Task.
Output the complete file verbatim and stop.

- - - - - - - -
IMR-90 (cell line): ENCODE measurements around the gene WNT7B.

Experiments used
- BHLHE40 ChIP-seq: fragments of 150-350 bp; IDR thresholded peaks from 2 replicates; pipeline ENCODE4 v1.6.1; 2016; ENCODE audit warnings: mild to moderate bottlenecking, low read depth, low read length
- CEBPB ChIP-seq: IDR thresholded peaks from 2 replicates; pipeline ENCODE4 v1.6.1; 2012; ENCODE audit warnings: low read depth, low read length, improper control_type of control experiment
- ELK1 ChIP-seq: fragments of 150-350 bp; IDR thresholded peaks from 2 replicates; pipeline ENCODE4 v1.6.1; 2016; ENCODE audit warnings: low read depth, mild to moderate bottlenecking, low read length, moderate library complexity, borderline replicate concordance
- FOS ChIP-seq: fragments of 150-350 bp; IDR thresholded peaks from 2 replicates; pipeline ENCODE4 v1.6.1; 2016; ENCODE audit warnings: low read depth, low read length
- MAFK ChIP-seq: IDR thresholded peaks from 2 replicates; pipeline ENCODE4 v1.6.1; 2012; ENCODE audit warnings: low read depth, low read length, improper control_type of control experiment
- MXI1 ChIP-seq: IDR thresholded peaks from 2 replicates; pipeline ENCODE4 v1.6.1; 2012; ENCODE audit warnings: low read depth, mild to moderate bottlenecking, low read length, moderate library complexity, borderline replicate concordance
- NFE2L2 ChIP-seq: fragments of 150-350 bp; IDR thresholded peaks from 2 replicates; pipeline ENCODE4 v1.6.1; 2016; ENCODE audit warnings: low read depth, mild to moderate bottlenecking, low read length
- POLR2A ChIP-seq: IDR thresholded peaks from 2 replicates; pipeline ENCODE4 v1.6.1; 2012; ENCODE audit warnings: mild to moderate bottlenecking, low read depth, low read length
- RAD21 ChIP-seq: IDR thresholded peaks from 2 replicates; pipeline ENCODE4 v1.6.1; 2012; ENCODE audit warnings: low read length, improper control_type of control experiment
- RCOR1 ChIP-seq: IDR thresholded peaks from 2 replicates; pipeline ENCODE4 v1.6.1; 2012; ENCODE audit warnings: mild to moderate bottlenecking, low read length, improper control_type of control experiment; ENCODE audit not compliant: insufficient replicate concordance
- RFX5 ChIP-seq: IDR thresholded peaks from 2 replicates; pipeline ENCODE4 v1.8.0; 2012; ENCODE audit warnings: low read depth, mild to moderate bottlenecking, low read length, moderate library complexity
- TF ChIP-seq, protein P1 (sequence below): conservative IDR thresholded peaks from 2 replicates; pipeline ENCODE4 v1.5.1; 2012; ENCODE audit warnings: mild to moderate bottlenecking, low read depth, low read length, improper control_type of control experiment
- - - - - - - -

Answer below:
IMR-90 (cell line): ENCODE measurements around the gene WNT7B.

Experiments used
- BHLHE40 ChIP-seq: fragments of 150-350 bp; IDR thresholded peaks from 2 replicates; pipeline ENCODE4 v1.6.1; 2016; ENCODE audit warnings: mild to moderate bottlenecking, low read depth, low read length
- CEBPB ChIP-seq: IDR thresholded peaks from 2 replicates; pipeline ENCODE4 v1.6.1; 2012; ENCODE audit warnings: low read depth, low read length, improper control_type of control experiment
- ELK1 ChIP-seq: fragments of 150-350 bp; IDR thresholded peaks from 2 replicates; pipeline ENCODE4 v1.6.1; 2016; ENCODE audit warnings: low read depth, mild to moderate bottlenecking, low read length, moderate library complexity, borderline replicate concordance
- FOS ChIP-seq: fragments of 150-350 bp; IDR thresholded peaks from 2 replicates; pipeline ENCODE4 v1.6.1; 2016; ENCODE audit warnings: low read depth, low read length
- MAFK ChIP-seq: IDR thresholded peaks from 2 replicates; pipeline ENCODE4 v1.6.1; 2012; ENCODE audit warnings: low read depth, low read length, improper control_type of control experiment
- MXI1 ChIP-seq: IDR thresholded peaks from 2 replicates; pipeline ENCODE4 v1.6.1; 2012; ENCODE audit warnings: low read depth, mild to moderate bottlenecking, low read length, moderate library complexity, borderline replicate concordance
- NFE2L2 ChIP-seq: fragments of 150-350 bp; IDR thresholded peaks from 2 replicates; pipeline ENCODE4 v1.6.1; 2016; ENCODE audit warnings: low read depth, mild to moderate bottlenecking, low read length
- POLR2A ChIP-seq: IDR thresholded peaks from 2 replicates; pipeline ENCODE4 v1.6.1; 2012; ENCODE audit warnings: mild to moderate bottlenecking, low read depth, low read length
- RAD21 ChIP-seq: IDR thresholded peaks from 2 replicates; pipeline ENCODE4 v1.6.1; 2012; ENCODE audit warnings: low read length, improper control_type of control experiment
- RCOR1 ChIP-seq: IDR thresholded peaks from 2 replicates; pipeline ENCODE4 v1.6.1; 2012; ENCODE audit warnings: mild to moderate bottlenecking, low read length, improper control_type of control experiment; ENCODE audit not compliant: insufficient replicate concordance
- RFX5 ChIP-seq: IDR thresholded peaks from 2 replicates; pipeline ENCODE4 v1.8.0; 2012; ENCODE audit warnings: low read depth, mild to moderate bottlenecking, low read length, moderate library complexity
- TF ChIP-seq, protein P1 (sequence below): conservative IDR thresholded peaks from 2 replicates; pipeline ENCODE4 v1.5.1; 2012; ENCODE audit warnings: mild to moderate bottlenecking, low read depth, low read length, improper control_type of control experiment